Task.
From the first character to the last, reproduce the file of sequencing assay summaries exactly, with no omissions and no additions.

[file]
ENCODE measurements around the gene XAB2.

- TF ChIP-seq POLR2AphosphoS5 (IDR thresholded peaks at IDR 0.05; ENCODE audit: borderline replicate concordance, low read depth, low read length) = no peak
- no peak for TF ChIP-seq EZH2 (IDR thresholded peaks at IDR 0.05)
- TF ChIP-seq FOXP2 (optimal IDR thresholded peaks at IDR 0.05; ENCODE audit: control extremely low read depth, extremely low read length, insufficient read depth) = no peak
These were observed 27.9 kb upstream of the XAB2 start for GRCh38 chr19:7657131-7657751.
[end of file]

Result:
ENCODE measurements around the gene XAB2.

- TF ChIP-seq POLR2AphosphoS5 (IDR thresholded peaks at IDR 0.05; ENCODE audit: borderline replicate concordance, low read depth, low read length) = no peak
- no peak for TF ChIP-seq EZH2 (IDR thresholded peaks at IDR 0.05)
- TF ChIP-seq FOXP2 (optimal IDR thresholded peaks at IDR 0.05; ENCODE audit: control extremely low read depth, extremely low read length, insufficient read depth) = no peak
These were observed 27.9 kb upstream of the XAB2 start for GRCh38 chr19:7657131-7657751.